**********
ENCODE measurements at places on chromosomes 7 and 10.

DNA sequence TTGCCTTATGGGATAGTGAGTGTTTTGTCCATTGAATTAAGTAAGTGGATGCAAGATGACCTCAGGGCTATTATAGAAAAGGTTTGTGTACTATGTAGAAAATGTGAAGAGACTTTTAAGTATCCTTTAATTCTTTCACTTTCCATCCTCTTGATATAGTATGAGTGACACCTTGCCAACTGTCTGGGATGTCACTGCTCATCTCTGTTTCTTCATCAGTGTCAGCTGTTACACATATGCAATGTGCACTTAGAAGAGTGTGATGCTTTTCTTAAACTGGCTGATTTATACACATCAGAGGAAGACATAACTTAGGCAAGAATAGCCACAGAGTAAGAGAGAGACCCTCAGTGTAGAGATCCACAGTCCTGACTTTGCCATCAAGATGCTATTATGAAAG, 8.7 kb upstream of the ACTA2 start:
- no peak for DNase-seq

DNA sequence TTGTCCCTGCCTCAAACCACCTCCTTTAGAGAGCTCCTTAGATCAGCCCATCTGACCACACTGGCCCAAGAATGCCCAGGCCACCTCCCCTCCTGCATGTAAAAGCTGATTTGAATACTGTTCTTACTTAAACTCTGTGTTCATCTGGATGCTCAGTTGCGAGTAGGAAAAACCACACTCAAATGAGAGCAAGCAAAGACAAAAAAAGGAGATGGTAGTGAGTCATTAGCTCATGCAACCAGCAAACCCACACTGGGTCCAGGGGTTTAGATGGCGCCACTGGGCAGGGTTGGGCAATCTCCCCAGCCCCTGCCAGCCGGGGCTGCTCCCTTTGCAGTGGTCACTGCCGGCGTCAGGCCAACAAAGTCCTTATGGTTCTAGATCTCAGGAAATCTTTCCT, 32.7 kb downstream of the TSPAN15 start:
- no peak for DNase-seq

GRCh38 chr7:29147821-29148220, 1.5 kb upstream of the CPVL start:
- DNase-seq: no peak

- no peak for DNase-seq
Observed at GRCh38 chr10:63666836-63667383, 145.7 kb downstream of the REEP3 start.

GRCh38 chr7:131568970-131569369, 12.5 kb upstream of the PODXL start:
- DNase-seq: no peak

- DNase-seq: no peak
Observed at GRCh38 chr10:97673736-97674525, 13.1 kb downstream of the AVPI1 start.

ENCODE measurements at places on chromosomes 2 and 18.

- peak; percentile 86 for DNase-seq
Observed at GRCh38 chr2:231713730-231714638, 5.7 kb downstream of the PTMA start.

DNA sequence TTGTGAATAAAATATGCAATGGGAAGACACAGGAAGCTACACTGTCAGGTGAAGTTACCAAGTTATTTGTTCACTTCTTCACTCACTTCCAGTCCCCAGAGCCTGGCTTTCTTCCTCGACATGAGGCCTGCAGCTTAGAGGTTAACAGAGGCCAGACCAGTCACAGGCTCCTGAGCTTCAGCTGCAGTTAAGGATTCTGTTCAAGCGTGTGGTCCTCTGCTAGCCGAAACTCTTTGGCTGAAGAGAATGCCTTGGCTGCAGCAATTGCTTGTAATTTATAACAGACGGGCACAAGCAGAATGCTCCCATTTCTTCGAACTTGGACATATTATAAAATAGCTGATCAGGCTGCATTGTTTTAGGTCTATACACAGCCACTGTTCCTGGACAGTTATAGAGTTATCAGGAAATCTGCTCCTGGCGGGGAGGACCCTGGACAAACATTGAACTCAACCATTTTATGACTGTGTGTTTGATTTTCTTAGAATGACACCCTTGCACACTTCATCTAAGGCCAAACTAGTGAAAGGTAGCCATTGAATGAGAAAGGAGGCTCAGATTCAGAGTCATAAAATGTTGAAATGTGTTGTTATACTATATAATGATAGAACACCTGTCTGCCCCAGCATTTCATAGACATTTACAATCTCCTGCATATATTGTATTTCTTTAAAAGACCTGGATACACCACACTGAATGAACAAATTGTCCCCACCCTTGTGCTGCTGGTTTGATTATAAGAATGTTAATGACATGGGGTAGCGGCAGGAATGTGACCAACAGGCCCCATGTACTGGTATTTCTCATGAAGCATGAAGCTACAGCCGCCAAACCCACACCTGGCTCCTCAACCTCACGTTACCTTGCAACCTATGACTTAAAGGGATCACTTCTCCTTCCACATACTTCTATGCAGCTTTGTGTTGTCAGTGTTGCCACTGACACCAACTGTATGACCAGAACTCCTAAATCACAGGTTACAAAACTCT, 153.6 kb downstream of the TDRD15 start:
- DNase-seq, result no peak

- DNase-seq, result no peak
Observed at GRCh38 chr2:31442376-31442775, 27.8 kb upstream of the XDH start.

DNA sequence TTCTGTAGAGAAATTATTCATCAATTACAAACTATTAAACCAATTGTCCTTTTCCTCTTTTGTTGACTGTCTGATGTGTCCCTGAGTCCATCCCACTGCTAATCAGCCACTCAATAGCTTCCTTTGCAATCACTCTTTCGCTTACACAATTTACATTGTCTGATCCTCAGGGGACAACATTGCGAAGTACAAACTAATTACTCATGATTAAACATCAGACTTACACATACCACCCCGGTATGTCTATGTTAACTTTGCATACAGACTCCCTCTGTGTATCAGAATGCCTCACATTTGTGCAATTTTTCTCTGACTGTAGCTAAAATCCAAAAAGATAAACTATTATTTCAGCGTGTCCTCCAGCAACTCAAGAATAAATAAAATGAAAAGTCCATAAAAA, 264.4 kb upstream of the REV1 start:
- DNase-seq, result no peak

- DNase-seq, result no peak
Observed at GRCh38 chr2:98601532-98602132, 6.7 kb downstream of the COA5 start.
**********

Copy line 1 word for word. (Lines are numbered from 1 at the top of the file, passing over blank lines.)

ENCODE measurements at places on chromosomes 7 and 10.